Make public outcome of data assessment of IMF – Prof. Gatsi urges govt

Professor John Gatsi has urged the government to make public the outcome of the data assessment conducted by the International Monetary Fund (IMF) Mission team into the country.

He said what the citizens wanted to hear was the outcome of the assessment conducted by the IMF team and not what led the country to go for an IMF programme.

Speaking on the recent visit of the IMF to the country in an interview Prof. Gatsi, who is the Dean of the University of Cape Coast School of Business, said the government should “open up to Ghanaians about the outcome of the IMF data assessment mission.”

“We actually don’t need what led us to IMF after the fact finding visit by the IMF rather what did the IMF and the government of Ghana settle on at the exit meeting to describe the economy to be in deep challenge in need of credibility for monetary policy, fiscal difficulties and vulnerability of Ghanaians?” he said.

The President, Nana AddoDankwaAkufo-Addo, on July 1, 2022, directed the Minister of Finance, Ken Ofori-Atta, to commence formal negotiations with the IMF for a bailout programme.

A week after, a delegation from the IMF embarked on a one-week visit to the country and held meetings with stakeholders and discussed possible support for  the country’s domestic economic recovery programme.

The IMF team completed its one-week assessment of the Ghanaian economy on July 13, 2022.

Prof.Gatsi said the reasons outlined by the government as to why Ghana was pursuing an IMF programme were not convincing and were not the most important information Ghanaians needed.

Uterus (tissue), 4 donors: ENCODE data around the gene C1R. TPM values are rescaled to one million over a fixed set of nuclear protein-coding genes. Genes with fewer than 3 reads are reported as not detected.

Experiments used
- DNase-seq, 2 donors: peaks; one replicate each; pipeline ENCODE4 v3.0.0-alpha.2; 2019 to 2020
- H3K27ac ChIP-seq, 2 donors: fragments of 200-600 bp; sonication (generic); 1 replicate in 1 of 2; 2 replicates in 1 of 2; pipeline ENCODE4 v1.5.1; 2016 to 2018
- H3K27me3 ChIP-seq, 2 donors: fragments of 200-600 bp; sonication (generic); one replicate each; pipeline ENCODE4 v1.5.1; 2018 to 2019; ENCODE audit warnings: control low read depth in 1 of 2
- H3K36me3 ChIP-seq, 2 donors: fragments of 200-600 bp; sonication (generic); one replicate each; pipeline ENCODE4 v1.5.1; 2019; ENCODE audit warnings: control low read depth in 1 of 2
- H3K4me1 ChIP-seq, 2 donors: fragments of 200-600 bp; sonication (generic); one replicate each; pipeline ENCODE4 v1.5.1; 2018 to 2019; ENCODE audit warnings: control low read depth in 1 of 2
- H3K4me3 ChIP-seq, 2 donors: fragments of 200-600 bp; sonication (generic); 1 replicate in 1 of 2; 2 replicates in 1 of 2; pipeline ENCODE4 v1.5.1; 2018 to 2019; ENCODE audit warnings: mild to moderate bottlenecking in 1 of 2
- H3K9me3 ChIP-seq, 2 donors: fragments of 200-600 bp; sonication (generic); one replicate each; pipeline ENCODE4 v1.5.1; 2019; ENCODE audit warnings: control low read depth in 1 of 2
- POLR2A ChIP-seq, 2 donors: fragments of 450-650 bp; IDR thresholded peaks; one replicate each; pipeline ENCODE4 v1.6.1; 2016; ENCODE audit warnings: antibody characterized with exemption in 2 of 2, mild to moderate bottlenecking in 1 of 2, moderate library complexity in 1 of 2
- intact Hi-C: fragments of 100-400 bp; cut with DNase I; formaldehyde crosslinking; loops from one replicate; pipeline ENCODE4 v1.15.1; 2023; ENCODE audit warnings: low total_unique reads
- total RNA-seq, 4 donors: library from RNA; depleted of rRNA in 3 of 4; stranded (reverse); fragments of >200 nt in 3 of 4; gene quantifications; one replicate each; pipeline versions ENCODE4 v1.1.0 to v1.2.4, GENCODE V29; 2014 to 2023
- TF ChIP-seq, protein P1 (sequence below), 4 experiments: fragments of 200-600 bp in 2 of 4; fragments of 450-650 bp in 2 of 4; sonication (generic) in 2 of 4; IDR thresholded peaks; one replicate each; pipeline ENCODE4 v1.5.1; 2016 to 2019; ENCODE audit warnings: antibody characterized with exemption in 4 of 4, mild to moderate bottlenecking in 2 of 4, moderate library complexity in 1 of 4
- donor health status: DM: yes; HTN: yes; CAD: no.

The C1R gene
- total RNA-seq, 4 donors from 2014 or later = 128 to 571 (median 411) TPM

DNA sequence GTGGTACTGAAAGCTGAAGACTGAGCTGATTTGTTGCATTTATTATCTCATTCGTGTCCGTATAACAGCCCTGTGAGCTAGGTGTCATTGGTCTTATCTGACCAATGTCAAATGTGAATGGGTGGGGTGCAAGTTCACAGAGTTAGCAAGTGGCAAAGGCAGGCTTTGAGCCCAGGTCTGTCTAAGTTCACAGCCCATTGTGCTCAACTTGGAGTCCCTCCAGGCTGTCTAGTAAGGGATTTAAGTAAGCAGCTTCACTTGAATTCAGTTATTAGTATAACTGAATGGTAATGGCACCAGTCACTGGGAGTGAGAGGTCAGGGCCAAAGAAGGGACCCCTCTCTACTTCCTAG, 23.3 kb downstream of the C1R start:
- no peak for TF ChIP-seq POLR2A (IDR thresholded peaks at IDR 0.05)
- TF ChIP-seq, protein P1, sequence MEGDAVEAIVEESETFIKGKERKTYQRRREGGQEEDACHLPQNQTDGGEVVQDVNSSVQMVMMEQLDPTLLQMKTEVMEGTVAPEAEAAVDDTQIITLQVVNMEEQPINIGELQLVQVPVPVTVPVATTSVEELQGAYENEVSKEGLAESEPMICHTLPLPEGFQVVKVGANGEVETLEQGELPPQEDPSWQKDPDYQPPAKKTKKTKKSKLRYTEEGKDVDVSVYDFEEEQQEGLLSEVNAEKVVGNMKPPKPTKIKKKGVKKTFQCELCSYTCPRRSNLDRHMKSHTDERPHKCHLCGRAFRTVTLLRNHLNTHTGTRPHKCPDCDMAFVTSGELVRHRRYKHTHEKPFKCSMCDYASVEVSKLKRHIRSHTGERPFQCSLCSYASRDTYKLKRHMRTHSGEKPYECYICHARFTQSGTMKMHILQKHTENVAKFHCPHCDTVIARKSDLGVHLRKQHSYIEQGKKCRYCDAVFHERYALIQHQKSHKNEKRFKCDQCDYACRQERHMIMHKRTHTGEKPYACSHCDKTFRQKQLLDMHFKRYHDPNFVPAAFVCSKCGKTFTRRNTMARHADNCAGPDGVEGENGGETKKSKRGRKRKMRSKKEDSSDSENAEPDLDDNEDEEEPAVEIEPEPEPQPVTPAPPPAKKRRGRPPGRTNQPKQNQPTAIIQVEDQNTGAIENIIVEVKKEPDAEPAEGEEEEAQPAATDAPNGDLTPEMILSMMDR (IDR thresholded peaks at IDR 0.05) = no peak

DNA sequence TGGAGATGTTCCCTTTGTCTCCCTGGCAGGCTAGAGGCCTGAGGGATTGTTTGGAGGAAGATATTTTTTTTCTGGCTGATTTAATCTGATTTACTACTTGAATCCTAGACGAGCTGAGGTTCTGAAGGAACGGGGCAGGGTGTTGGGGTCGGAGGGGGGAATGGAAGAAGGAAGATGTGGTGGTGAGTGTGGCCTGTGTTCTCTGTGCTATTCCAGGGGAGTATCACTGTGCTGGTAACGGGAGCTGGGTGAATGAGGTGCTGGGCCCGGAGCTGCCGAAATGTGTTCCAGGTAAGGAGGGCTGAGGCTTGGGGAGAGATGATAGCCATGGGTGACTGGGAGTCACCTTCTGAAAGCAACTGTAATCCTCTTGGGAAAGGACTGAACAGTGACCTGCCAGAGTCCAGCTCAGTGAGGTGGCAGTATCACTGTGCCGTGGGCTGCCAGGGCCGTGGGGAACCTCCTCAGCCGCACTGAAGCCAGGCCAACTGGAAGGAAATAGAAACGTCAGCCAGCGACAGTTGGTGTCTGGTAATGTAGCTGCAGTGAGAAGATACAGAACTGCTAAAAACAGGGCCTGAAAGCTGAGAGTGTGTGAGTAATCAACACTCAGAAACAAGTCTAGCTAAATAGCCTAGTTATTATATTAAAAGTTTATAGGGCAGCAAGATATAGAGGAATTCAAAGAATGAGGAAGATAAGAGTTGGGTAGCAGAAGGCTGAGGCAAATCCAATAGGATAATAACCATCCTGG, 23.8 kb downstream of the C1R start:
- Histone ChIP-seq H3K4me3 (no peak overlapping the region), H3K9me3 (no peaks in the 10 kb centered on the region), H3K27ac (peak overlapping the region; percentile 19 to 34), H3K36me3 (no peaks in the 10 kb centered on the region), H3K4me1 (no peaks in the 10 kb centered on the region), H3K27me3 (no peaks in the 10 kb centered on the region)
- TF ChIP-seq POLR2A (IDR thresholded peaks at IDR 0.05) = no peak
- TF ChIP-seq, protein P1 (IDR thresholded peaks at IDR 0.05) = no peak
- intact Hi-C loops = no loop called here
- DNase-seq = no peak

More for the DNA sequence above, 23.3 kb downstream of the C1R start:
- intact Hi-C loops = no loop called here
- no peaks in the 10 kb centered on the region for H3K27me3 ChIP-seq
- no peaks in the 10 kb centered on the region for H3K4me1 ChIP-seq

“What Ghanaians want to know is the home-grown policy proposal the government presented to the IMF. The IMF has clearly provided summary of observations and what to do next. We have not heard anything from government in attempt to brief the people,” the Dean of the University of Cape Coast School of Business said.

He stressed that “Any reason provided for which Ghana was engaging the IMF without the inclusion of fiscal mismanagement, self-inflicted fiscal dominance with its negative effect on the Central bank remains unconvincing.”

“What is the state of Ghana’s economy after the IMF visit? What led to the credit rating downgrade? What is the new level of debt and debt to Gross Domestic Product level after reassessment of the public debts?  What do we do to the fragile cocoa sector as a result of over GH¢ 10 billion commitments, almost GH¢ 3.5 billion cocoa bills and lower production?” Prof. Gatsi said.

Touching on the banking sector cleanup, Prof.Gatsi asserted that Ghanaians were not convinced that the approach adopted by government and Bank of Ghana in dealing with the cleanup exercise was most appropriate.

“It is an intentional policy choice with dangerous impact on institutions, entrepreneurs and financial sector investment. The cost of the banking and financial sector cleanup is a policy choice against other sound, principle based alternatives,” he said.

The Dean of University of Cape Coast School of Business said the tone of the government and its officials should be reassuring and not casting insinuations.

“In times of crisis in which COVID-19 and Ukraine-Russian crises compounded the already existing fiscal difficulties, therapeutic comments are valued more than illiquid ones,” Prof. Gatsi said.


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